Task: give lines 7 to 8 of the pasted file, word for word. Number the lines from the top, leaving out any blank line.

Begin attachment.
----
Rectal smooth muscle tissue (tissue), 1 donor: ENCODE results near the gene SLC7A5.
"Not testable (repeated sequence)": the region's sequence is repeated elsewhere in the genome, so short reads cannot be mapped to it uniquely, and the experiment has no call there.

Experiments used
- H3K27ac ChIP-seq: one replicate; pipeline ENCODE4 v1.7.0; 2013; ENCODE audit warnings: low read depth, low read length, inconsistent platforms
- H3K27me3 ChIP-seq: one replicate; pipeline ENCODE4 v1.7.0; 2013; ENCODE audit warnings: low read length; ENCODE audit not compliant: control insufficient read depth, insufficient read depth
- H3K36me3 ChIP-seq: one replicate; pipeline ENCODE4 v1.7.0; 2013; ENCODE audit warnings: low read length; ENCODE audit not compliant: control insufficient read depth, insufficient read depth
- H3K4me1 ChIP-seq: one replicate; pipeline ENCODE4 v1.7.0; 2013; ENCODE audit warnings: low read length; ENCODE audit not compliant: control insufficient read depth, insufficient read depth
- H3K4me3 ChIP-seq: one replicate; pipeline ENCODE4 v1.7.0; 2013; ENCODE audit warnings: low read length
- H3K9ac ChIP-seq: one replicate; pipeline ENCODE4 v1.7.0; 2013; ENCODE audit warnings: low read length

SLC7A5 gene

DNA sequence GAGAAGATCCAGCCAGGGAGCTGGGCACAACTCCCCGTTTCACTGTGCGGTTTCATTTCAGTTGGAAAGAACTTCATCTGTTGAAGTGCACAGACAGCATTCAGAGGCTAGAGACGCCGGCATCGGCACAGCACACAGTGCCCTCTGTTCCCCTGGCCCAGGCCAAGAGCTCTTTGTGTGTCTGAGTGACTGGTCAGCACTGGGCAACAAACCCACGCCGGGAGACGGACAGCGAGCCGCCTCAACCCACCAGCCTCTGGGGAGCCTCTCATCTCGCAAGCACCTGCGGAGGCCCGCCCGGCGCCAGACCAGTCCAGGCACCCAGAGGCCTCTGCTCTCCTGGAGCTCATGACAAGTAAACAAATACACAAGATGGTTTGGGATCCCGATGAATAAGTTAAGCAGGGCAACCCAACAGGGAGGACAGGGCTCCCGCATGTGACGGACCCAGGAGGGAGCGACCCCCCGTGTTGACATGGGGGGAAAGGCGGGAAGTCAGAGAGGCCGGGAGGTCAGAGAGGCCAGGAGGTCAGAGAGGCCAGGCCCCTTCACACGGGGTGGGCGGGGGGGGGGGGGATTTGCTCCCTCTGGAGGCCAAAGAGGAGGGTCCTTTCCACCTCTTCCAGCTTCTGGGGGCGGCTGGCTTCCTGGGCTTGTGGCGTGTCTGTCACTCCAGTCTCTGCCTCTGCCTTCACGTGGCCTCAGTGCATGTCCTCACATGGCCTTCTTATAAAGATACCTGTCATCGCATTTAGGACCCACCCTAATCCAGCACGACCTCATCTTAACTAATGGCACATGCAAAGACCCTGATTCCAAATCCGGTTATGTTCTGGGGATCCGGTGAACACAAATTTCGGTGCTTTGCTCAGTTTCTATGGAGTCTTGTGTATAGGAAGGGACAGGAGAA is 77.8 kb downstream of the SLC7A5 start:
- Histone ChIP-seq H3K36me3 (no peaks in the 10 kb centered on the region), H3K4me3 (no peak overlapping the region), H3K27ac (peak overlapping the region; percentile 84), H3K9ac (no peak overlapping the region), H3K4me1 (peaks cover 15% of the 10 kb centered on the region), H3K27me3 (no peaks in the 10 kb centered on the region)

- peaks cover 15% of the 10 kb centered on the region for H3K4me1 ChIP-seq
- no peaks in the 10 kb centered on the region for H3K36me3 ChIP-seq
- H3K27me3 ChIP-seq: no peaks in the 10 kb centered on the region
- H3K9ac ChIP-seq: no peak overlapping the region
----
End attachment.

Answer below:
- H3K4me1 ChIP-seq: one replicate; pipeline ENCODE4 v1.7.0; 2013; ENCODE audit warnings: low read length; ENCODE audit not compliant: control insufficient read depth, insufficient read depth
- H3K4me3 ChIP-seq: one replicate; pipeline ENCODE4 v1.7.0; 2013; ENCODE audit warnings: low read length